What does your institution offer in plastics-oriented certificates or degrees?

The plastics program started in 1969 and has been ABET-accredited since 1979. We offer a two-year AAS in Plastics Technology, a four-year BSET in Plastics and a Masters of Engineering Technology with an emphasis on Plastics. We typically have 75 to 90 students in our program.

Once they have finished their education, how quickly are those students getting hired?

We have 100% placement for students who are looking for a job. Most students find full-time employment in the fall of their senior year at our Company Day recruiting event. Most graduates have two to three job offers to choose from at that time.

What practical experience is required as part of your programs? Internships?

We offer a two-semester capstone project during students’ senior year in which they work on projects that they may see in industry or work directly with regional companies on projects. We do not require internships; however, we do highly recommend them. Most students will complete one or two internships or work part-time with local plastics companies before they graduate.

How is your institution partnering with the manufacturing community in your area?

We have a Plastics Engineering Technology Advisory Council meeting once a semester, which includes companies from around the region. We also work with industry partners on student/faculty projects and research. Throughout students’ time here, they will have attended several company tours and have heard from several guest lecturers.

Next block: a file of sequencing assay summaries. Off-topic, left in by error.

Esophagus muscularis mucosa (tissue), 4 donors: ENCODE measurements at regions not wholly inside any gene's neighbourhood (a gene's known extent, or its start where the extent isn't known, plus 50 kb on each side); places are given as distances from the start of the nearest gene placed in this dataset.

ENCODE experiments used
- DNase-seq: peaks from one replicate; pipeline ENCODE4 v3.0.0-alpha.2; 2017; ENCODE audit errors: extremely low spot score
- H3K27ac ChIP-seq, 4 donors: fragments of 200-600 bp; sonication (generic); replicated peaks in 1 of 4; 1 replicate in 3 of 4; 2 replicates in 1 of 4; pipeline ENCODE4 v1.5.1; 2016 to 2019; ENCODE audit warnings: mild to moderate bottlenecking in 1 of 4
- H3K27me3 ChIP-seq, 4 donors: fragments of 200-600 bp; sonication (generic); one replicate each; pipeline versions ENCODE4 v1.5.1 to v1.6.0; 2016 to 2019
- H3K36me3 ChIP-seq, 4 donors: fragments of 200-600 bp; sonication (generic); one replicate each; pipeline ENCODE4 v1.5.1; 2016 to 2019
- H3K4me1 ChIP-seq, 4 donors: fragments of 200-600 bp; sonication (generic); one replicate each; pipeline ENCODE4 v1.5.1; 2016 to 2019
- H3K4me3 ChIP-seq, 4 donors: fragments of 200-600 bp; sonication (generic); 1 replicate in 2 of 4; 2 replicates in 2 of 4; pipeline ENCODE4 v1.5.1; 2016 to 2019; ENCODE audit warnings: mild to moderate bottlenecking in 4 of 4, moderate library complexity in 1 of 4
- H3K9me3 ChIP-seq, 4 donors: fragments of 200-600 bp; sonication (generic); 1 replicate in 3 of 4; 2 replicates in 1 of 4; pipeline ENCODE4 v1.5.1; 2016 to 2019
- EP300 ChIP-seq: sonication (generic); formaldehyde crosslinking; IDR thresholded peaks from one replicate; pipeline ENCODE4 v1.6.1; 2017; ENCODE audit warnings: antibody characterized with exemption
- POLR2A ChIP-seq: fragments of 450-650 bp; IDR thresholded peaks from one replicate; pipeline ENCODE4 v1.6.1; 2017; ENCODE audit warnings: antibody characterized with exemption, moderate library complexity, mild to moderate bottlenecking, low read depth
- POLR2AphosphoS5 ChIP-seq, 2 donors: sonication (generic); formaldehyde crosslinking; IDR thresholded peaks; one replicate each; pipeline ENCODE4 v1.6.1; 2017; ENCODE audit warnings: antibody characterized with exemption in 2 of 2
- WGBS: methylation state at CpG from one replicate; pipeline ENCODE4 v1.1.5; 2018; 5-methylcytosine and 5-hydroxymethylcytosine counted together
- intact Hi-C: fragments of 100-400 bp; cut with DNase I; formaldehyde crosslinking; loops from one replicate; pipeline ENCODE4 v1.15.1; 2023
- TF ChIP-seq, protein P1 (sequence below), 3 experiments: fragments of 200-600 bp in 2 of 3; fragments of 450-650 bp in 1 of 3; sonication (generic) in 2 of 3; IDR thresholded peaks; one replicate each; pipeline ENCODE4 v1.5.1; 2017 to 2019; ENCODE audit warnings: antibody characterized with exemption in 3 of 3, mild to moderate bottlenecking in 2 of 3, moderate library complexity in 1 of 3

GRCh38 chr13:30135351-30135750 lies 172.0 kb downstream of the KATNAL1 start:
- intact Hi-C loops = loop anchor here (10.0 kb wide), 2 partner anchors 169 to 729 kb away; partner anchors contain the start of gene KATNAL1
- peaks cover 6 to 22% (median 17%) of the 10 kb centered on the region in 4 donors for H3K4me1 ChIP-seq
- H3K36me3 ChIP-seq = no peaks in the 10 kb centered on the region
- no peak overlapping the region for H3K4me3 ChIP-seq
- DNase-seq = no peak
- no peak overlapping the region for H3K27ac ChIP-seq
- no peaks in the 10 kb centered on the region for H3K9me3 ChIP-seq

What additional support do you wish you had for your programs?

Like any technical program, we constantly are trying to keep up with the latest technology – which takes funding. We have received some grants in the past few years to help with updating our equipment, but it is a constant challenge to find funding.

What do you think should/could be done to get more students to enroll?

That is the magic question! We provide prospective students with a small scholarship when they visit our facility, and we give away over $80,000 in plastics scholarships each year… however, the real question is how to get them here. I believe that continuing to make students and parents aware of the industry while visiting schools is important. A lot of high school students do not realize that an education in plastics is even a possibility.

UMass Lowell

UMass Lowell offers an undergraduate major in plastics engineering, among other degrees and certificates. Photo courtesy of Edwin L. Aguirre/UMass Lowell.

The University of Massachusetts-Lowell,, is a four-year public institution located in Lowell, Massachusetts. Amy Peterson, associate professor and associate chair for Master’s Studies, was interviewed for this article.